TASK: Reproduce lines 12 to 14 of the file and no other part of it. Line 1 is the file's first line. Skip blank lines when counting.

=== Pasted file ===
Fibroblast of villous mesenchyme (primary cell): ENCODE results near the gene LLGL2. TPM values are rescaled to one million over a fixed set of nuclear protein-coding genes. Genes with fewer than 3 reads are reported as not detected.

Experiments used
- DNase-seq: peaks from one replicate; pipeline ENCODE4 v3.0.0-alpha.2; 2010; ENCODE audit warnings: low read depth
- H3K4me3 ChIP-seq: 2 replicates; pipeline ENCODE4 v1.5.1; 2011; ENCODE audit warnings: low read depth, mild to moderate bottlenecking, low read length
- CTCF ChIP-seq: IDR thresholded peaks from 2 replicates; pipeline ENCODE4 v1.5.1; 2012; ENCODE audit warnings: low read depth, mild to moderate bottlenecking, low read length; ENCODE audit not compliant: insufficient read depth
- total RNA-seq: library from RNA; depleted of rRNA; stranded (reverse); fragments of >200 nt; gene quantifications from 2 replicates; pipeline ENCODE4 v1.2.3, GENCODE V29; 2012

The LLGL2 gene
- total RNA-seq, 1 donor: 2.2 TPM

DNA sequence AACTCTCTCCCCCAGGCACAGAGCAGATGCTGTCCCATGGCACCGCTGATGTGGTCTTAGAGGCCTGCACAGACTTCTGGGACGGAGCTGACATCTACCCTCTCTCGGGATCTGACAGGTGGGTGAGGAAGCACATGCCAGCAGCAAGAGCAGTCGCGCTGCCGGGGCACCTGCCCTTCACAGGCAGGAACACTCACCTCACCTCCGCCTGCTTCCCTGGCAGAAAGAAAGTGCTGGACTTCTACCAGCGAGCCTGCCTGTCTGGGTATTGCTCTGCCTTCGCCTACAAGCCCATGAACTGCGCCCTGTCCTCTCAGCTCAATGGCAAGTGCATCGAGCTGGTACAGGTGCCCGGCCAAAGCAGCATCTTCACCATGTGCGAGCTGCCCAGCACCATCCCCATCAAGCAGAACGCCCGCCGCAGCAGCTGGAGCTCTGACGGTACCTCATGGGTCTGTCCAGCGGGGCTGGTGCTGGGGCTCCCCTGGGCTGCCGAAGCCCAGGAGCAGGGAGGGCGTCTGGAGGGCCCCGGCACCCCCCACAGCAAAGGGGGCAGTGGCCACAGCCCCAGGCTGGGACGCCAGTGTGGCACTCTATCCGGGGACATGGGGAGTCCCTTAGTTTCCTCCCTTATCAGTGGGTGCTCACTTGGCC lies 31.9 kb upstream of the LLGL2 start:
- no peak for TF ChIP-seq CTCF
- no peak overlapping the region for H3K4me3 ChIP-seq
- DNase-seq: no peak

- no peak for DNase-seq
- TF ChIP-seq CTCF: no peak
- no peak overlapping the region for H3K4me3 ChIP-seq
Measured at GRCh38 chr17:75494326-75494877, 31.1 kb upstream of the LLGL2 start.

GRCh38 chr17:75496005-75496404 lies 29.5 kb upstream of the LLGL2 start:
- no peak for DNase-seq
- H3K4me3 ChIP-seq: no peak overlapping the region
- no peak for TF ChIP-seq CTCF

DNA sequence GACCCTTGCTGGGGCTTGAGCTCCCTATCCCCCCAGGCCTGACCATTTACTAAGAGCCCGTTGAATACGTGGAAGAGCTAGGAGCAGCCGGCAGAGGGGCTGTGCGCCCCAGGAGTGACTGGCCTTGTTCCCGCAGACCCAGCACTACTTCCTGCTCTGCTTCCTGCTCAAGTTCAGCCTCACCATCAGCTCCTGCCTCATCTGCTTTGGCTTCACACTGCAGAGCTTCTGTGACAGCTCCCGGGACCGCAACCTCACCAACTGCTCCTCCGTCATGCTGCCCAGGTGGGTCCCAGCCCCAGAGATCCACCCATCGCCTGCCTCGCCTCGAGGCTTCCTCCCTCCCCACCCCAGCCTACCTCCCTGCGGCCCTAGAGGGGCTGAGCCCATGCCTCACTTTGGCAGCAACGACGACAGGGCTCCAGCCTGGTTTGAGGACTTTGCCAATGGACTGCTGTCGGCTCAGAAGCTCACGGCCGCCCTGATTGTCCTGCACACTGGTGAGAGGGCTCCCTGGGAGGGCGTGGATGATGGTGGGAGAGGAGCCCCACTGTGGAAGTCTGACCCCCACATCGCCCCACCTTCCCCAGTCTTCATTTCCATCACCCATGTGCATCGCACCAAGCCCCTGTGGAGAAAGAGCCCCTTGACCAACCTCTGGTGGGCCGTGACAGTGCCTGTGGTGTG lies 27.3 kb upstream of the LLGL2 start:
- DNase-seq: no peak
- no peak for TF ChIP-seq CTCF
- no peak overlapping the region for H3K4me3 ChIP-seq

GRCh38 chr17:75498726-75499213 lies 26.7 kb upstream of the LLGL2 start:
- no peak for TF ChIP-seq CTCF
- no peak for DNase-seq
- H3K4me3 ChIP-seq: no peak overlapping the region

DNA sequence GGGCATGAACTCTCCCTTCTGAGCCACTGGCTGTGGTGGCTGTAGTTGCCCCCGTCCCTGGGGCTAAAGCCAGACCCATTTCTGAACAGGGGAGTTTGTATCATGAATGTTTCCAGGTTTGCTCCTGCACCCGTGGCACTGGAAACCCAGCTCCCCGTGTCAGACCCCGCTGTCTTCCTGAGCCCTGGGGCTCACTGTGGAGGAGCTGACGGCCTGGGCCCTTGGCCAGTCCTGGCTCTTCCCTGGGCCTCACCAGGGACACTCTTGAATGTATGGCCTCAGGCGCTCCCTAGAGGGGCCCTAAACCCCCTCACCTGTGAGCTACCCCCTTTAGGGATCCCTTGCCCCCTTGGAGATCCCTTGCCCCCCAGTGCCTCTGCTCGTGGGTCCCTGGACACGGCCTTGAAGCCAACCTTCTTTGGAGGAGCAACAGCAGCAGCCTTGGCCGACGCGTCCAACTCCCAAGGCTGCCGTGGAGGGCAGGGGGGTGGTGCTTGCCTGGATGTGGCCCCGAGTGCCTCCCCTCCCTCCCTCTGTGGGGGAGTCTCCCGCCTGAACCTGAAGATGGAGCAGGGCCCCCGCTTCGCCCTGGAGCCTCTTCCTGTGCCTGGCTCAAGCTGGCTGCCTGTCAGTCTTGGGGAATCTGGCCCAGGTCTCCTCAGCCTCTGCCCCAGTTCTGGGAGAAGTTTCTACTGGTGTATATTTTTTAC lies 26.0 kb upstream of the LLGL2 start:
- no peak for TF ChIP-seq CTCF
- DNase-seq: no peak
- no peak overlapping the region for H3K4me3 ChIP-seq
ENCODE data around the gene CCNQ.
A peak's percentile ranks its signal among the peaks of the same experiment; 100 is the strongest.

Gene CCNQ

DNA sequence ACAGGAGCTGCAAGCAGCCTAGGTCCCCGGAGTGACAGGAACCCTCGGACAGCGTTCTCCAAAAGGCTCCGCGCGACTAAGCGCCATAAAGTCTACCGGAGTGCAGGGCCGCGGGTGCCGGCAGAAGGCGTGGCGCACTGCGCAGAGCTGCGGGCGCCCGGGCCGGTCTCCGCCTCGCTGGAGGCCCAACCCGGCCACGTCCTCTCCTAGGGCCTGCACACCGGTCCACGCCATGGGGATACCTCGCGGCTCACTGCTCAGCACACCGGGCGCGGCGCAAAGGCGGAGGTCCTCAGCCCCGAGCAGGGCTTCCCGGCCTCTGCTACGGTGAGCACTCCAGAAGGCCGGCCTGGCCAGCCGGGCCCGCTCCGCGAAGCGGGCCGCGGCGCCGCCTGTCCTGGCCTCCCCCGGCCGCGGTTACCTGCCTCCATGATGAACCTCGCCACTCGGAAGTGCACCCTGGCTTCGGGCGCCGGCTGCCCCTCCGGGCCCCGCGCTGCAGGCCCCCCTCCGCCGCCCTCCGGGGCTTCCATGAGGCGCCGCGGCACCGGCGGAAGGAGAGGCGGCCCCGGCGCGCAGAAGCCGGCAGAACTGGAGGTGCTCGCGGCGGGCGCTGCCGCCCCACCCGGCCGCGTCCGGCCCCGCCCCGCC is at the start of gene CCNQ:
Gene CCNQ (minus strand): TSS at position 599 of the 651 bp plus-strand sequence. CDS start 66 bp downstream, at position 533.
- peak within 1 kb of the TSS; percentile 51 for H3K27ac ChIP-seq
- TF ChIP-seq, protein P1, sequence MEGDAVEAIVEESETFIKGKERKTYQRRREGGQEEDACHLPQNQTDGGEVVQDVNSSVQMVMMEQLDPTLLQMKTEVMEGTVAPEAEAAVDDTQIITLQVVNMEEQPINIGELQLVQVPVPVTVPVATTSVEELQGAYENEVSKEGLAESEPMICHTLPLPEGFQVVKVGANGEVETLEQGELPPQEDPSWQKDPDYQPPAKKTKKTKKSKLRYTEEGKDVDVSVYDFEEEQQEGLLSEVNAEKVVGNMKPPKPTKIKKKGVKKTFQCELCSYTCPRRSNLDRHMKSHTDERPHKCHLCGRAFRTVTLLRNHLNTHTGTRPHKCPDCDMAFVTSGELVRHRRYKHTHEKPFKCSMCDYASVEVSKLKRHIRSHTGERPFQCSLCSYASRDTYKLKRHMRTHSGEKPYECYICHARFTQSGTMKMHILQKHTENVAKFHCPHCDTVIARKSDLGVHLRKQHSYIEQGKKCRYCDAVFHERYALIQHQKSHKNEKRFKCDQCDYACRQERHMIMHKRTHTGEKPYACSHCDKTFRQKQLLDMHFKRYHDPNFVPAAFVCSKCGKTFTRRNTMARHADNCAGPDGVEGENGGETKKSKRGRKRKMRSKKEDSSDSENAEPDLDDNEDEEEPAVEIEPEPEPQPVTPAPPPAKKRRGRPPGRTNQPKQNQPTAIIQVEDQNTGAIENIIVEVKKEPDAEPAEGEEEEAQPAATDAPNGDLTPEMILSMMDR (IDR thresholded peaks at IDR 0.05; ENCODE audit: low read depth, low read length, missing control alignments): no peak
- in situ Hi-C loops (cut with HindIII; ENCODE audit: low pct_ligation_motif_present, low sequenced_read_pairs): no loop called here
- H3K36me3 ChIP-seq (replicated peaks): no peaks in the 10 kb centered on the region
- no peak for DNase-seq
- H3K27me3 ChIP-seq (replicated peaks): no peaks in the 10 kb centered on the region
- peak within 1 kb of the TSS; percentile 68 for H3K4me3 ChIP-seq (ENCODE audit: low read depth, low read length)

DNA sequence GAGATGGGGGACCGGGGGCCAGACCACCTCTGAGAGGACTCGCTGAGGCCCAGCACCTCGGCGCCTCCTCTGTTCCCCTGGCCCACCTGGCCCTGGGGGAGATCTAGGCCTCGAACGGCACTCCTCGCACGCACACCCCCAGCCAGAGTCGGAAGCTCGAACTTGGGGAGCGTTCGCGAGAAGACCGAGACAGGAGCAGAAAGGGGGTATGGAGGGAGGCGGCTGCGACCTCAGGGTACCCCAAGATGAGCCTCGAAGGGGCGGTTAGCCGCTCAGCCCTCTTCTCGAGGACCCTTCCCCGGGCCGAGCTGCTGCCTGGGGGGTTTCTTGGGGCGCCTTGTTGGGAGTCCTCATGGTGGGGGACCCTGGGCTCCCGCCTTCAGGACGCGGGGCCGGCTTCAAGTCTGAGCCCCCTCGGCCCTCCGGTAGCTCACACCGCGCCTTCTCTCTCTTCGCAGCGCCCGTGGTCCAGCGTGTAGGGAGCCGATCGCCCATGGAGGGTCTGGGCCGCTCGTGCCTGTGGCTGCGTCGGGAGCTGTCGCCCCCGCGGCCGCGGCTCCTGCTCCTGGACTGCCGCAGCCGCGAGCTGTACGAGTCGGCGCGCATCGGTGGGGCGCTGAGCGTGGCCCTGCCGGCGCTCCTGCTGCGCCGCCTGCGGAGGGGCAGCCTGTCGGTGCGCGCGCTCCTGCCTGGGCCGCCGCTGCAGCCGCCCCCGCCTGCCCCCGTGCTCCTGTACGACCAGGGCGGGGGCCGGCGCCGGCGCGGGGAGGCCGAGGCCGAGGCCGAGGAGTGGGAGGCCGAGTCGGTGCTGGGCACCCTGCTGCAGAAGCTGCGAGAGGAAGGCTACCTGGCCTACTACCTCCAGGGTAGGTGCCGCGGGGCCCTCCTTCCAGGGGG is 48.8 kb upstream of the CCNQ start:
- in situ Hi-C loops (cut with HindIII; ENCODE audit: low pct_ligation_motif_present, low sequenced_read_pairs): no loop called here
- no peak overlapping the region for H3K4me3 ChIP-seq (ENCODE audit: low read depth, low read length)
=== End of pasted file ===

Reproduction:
- DNase-seq: no peak

- no peak for DNase-seq
- TF ChIP-seq CTCF: no peak